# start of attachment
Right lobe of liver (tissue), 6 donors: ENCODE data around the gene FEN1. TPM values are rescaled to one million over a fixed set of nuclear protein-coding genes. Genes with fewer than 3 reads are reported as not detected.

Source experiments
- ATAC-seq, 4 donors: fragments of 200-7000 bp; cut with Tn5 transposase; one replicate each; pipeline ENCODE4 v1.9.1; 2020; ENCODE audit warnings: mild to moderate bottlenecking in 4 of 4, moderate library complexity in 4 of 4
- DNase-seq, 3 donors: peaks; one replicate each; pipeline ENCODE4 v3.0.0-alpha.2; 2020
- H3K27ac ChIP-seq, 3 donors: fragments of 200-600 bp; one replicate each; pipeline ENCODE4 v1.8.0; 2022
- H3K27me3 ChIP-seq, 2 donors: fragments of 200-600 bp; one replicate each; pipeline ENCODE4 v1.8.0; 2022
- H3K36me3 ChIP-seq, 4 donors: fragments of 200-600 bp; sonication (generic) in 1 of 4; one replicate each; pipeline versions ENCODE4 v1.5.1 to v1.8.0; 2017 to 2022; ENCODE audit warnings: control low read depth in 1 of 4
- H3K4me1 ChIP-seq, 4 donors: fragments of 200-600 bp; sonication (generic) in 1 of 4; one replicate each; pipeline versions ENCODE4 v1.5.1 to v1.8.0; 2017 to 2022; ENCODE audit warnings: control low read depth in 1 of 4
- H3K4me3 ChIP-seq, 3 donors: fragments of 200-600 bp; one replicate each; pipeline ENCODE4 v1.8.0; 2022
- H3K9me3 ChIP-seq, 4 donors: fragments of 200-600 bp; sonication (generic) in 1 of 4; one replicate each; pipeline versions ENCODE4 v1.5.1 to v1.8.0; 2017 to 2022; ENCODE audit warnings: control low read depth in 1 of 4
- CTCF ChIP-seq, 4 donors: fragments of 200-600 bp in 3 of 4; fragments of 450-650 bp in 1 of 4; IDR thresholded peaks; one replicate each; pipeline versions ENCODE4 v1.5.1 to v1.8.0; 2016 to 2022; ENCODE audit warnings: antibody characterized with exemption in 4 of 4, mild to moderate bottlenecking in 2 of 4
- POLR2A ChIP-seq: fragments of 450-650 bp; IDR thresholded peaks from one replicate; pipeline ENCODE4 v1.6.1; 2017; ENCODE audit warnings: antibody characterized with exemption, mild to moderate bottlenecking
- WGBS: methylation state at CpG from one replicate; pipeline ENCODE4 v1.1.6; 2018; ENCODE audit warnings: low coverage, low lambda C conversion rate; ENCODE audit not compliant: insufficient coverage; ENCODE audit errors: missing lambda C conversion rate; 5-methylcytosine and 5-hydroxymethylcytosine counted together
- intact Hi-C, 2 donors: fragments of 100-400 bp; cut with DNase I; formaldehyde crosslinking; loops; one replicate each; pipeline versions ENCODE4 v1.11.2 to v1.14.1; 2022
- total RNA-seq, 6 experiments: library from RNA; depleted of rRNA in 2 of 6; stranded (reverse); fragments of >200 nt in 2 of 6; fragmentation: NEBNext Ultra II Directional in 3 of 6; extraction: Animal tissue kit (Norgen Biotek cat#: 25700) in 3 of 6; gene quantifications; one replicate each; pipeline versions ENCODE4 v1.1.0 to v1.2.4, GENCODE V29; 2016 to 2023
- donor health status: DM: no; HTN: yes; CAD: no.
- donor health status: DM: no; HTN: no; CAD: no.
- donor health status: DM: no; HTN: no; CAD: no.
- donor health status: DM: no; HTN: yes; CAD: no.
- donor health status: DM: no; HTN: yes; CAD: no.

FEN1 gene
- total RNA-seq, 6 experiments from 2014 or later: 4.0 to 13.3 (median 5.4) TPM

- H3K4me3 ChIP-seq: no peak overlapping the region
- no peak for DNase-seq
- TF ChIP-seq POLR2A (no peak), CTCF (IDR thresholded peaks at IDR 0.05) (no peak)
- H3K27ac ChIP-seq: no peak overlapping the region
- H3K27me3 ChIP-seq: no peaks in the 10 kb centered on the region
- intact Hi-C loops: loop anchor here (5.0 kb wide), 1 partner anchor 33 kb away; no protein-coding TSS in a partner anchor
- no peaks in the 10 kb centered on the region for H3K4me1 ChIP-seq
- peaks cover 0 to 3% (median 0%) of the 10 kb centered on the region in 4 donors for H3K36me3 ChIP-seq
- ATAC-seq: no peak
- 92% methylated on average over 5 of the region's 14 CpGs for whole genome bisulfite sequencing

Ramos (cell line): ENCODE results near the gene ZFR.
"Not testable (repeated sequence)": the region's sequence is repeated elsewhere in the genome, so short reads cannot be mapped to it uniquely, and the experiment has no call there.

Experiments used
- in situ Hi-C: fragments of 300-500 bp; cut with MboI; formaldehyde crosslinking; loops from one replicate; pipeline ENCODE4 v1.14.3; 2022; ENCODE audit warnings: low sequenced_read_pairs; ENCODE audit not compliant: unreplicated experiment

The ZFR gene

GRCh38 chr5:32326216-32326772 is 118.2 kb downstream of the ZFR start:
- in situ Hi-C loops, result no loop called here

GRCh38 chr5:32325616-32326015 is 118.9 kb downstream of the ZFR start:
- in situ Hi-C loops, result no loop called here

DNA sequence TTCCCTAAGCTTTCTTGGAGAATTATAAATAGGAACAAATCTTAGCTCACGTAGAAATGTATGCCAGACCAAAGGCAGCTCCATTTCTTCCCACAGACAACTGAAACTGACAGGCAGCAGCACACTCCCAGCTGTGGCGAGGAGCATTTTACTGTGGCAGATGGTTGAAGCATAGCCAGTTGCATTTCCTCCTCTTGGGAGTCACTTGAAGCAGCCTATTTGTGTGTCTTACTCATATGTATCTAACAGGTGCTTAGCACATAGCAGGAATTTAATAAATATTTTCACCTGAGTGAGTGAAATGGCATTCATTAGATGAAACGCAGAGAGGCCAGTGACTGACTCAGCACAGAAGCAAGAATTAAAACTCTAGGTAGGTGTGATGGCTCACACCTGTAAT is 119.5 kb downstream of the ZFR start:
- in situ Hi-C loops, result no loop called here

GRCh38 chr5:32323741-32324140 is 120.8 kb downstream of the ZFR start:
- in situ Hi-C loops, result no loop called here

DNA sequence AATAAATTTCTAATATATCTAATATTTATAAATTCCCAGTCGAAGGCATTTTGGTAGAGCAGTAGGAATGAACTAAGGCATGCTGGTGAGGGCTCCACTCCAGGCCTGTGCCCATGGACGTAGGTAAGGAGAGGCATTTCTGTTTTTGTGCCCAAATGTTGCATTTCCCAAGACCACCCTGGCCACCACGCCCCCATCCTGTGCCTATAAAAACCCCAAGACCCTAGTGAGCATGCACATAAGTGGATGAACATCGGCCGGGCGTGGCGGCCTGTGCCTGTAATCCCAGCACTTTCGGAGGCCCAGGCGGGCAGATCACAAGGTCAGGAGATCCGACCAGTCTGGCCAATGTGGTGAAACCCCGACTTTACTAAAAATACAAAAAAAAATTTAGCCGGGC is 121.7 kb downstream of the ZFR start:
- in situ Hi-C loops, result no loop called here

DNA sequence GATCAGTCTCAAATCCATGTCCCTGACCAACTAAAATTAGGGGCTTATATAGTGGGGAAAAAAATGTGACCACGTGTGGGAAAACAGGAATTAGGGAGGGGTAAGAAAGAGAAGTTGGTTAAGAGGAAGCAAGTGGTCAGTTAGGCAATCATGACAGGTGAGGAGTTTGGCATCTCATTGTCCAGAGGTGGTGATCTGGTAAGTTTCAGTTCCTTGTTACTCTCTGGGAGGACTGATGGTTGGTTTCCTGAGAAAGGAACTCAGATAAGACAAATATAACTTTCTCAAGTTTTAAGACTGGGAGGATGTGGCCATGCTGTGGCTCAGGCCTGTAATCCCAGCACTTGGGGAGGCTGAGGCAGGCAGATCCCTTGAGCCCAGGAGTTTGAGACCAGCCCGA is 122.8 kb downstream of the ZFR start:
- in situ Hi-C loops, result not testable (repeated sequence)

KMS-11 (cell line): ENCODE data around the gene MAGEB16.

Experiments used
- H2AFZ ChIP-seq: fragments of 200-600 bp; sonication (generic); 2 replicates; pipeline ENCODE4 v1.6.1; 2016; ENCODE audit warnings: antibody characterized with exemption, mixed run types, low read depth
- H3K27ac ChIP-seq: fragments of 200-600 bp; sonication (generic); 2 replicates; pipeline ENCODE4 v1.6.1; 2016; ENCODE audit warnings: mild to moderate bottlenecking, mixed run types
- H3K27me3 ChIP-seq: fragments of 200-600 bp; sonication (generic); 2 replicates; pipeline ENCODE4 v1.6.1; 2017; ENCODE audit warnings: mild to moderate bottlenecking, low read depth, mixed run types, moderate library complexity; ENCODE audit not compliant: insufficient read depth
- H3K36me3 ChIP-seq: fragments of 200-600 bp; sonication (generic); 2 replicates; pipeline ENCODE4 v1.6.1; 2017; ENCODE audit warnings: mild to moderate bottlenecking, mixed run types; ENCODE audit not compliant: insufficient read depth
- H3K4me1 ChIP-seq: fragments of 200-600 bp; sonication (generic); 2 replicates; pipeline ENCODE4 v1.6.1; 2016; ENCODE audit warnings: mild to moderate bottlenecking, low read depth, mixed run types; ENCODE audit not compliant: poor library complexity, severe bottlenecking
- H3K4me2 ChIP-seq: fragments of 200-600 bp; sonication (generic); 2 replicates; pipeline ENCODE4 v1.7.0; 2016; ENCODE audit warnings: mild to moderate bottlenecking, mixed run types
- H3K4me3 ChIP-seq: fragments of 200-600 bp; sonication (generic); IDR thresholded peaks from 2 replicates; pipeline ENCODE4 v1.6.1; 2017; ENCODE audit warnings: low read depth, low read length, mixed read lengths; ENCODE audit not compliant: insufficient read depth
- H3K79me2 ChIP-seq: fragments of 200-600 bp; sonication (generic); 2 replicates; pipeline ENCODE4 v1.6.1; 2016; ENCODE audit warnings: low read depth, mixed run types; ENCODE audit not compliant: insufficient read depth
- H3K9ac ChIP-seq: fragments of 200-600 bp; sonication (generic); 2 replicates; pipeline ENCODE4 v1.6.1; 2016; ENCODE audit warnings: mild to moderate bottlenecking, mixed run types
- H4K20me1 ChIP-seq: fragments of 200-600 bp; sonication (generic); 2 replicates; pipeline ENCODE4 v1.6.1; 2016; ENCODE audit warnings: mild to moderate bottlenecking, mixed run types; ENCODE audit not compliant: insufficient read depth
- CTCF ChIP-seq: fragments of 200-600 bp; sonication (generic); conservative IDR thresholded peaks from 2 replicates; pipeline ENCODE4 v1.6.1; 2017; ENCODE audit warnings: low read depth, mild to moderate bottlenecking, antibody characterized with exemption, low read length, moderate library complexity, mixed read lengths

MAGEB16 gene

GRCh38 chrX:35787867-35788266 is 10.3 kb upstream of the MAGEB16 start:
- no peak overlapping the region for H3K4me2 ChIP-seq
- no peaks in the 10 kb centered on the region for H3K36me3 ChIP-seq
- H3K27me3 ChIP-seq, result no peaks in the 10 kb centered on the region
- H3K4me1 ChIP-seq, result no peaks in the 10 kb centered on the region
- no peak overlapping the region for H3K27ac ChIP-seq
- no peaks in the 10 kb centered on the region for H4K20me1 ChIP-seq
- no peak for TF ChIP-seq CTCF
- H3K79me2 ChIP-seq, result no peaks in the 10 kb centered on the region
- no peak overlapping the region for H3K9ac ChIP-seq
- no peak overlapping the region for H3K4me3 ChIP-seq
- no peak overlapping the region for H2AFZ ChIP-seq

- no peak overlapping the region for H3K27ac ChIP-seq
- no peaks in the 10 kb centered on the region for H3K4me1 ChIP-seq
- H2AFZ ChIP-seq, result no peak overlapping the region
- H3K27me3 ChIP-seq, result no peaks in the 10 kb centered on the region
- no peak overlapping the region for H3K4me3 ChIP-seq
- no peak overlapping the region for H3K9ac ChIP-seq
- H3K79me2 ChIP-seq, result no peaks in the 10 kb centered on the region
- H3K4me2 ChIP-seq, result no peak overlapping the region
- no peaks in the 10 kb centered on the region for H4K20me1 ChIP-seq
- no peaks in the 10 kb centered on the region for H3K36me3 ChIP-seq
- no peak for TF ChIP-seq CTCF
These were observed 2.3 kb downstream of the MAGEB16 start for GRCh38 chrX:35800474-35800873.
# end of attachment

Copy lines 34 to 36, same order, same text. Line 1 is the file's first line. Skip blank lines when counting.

"Not testable (repeated sequence)": the region's sequence is repeated elsewhere in the genome, so short reads cannot be mapped to it uniquely, and the experiment has no call there.

Experiments used
- in situ Hi-C: fragments of 300-500 bp; cut with MboI; formaldehyde crosslinking; loops from one replicate; pipeline ENCODE4 v1.14.3; 2022; ENCODE audit warnings: low sequenced_read_pairs; ENCODE audit not compliant: unreplicated experiment